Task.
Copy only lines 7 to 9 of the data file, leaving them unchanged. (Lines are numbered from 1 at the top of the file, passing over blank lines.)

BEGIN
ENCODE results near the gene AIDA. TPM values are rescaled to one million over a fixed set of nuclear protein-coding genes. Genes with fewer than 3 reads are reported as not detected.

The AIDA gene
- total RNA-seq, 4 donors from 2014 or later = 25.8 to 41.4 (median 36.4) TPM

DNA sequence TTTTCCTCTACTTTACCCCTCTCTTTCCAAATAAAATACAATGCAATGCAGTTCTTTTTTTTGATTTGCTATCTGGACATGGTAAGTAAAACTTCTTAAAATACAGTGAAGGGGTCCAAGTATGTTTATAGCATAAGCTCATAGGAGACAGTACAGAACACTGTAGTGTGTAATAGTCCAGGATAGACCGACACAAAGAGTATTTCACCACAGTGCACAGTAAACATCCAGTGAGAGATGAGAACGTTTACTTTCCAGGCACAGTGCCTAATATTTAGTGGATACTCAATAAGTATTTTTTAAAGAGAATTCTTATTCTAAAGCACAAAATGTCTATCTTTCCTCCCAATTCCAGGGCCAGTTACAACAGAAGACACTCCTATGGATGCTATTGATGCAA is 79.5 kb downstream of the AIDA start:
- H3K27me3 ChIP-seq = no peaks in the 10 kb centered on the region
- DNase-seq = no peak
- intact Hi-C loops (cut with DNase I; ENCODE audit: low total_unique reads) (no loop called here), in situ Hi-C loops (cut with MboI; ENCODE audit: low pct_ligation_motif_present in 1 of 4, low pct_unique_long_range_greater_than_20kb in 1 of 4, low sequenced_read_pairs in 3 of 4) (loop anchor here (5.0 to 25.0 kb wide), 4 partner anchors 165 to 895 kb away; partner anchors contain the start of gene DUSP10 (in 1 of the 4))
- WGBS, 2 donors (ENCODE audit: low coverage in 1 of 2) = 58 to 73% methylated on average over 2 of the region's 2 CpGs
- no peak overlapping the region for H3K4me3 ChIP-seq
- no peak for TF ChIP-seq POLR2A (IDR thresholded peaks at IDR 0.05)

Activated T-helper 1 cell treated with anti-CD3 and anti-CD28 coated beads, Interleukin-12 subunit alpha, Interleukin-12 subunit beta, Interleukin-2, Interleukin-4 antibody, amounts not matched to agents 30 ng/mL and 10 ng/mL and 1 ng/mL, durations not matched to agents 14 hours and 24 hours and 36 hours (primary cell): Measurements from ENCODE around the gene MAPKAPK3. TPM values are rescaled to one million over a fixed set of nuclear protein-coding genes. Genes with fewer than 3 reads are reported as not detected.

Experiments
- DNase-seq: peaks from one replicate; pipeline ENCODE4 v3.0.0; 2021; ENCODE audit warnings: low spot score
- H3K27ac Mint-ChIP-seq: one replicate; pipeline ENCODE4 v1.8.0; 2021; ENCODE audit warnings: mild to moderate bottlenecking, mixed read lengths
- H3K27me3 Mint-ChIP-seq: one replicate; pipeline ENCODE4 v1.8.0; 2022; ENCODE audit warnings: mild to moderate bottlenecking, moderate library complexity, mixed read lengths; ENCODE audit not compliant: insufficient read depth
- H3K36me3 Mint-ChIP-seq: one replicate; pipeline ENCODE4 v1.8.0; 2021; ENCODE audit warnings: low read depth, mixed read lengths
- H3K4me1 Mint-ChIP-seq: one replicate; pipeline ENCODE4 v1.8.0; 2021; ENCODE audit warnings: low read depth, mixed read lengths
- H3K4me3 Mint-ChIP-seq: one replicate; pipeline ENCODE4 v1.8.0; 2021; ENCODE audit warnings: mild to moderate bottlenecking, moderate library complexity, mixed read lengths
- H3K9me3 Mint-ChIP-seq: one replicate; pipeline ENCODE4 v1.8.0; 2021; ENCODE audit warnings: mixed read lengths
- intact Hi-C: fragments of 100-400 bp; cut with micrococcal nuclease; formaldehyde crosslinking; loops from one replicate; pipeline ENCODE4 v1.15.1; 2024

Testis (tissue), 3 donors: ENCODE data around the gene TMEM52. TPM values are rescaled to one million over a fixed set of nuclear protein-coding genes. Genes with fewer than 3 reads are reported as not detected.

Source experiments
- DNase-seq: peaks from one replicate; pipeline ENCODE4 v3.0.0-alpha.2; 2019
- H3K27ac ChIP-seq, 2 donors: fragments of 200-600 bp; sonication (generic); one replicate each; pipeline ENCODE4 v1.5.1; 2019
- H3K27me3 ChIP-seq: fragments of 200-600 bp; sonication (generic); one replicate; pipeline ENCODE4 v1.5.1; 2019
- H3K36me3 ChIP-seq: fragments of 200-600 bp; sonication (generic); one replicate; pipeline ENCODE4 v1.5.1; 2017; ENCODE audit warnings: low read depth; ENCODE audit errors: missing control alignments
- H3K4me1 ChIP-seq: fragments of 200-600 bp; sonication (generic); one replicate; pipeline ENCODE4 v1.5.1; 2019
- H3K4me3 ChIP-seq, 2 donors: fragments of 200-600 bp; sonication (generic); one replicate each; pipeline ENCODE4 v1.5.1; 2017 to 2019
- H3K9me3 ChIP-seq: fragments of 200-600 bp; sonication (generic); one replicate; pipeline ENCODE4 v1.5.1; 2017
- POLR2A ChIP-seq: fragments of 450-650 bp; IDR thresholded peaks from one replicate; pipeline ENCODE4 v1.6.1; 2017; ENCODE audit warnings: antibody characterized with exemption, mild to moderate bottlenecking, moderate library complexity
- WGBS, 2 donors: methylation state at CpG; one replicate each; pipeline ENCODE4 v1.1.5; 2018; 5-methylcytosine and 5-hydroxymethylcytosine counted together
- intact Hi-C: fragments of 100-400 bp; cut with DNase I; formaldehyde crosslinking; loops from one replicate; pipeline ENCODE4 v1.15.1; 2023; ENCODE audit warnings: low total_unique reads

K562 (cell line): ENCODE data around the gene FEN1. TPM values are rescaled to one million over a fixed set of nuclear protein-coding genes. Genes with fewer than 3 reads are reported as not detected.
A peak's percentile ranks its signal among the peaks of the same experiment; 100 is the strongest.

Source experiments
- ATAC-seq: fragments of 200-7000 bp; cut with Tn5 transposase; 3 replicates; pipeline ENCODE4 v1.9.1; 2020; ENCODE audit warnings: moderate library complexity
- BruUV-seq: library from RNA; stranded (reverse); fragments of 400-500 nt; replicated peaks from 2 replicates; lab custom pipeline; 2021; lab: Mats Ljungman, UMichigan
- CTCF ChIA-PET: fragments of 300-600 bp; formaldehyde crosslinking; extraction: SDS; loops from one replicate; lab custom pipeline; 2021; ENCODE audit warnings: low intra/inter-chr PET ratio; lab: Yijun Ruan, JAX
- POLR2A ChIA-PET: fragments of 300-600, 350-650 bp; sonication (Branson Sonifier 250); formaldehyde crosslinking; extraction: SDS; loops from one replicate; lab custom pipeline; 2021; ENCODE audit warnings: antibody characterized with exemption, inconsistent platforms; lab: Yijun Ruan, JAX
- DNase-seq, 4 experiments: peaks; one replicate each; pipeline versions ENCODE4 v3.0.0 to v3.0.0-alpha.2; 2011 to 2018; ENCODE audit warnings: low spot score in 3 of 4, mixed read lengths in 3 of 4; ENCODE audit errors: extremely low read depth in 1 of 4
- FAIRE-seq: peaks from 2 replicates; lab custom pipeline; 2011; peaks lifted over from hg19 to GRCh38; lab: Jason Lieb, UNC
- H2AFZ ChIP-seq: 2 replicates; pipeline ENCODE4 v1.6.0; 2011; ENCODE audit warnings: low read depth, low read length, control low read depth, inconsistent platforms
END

- intact Hi-C loops (cut with DNase I; ENCODE audit: low total_unique reads) (no loop called here), in situ Hi-C loops (cut with MboI; ENCODE audit: low pct_ligation_motif_present in 1 of 4, low pct_unique_long_range_greater_than_20kb in 1 of 4, low sequenced_read_pairs in 3 of 4) (loop anchor here (5.0 to 25.0 kb wide), 4 partner anchors 165 to 895 kb away; partner anchors contain the start of gene DUSP10 (in 1 of the 4))
- WGBS, 2 donors (ENCODE audit: low coverage in 1 of 2) = 58 to 73% methylated on average over 2 of the region's 2 CpGs
- no peak overlapping the region for H3K4me3 ChIP-seq